Chromatin viscoelasticity measured by local dynamics analysis


  Anat Vivante  ,  Irena Bronshtein  ,  Yuval Garini  
Physics Department and Nanotechnology Institute, Bar Ilan University, Ramat Gan, Israel

The nucleus in eukaryotic cells is a crowded environment that consists of genetic code along the DNA, together with a condensed solution of proteins, RNA, and other molecules. It is subjected to highly dynamic processes including cell division, transcription, DNA repair, and others. In addition, the genome in the nucleus is subjected to external forces applied by the cytoplasmic skeleton and neighboring cells as well as by internal nuclear forces. These forces oppose the need to maintain the genome order, that may be compensated by the internal nuclear viscoelastic properties that can restrain these forces.

The structural and mechanical properties of chromatin inside the nucleus are still not fully clear; however, their importance for the proper function of the cells is unquestionable. Different approaches have been developed for this aim, ranging from direct measurement of the dynamic and elastic properties of chromatin, to studies of the interactions of chromatin with the surrounding envelope and nuclear bodies. Although the elasticity of naked DNA in vitro is well characterized, the elasticity of chromatin in live cells is more complex and still not fully understood.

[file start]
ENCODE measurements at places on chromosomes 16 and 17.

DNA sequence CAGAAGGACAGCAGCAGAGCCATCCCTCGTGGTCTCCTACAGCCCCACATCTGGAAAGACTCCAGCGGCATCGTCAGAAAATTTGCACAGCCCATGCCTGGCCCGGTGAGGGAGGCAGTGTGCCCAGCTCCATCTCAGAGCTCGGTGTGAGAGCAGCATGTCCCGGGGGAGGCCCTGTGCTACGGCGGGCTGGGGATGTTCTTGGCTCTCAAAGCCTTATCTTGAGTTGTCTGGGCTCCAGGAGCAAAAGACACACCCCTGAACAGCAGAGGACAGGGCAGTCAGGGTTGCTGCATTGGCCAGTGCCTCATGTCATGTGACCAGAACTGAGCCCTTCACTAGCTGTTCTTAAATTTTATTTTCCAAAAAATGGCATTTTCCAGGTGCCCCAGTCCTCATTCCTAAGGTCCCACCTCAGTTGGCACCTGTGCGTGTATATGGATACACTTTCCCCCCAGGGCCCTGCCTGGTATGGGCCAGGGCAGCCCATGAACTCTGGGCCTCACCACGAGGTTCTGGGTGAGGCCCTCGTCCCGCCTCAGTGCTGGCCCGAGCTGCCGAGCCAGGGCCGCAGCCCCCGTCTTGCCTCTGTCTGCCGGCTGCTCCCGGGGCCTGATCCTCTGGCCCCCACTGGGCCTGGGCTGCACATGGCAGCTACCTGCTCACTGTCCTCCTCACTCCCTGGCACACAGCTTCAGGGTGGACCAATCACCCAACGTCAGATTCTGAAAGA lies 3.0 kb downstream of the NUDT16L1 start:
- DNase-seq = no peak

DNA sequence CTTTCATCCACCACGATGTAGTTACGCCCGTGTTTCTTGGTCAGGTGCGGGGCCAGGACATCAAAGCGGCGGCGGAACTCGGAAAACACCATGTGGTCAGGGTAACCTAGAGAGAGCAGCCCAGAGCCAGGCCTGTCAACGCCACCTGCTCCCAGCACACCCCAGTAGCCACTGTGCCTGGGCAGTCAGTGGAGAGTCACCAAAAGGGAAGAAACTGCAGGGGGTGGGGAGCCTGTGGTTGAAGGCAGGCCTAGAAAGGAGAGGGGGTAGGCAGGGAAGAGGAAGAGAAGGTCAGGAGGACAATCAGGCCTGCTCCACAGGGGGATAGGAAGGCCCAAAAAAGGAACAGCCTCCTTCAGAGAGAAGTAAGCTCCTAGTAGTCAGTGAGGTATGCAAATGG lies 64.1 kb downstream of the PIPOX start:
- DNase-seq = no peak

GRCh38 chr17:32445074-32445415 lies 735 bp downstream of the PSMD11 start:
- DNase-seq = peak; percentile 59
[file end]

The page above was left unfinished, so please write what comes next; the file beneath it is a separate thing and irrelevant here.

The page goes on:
Here we studied the elastic properties of chromatin by dynamic measurements in live cells, followed by viscoelastic modeling. We measured the trajectories of single chromatin loci, centromeres, and telomeres in live cells and analyzed their dynamics using the Langevin formalism. We assumed that the overall effect of the chromatin network forces can be modeled for each locus by a local harmonic potential and calculated the effective force constant. We assumed that this harmonic force results from the chromatin network formed by the internal polymer structure together with cross-links formed by the protein complex. We show that lamin A has the highest effect on chromatin viscoelasticity and its removal leads to a significant reduction in the local harmonic force.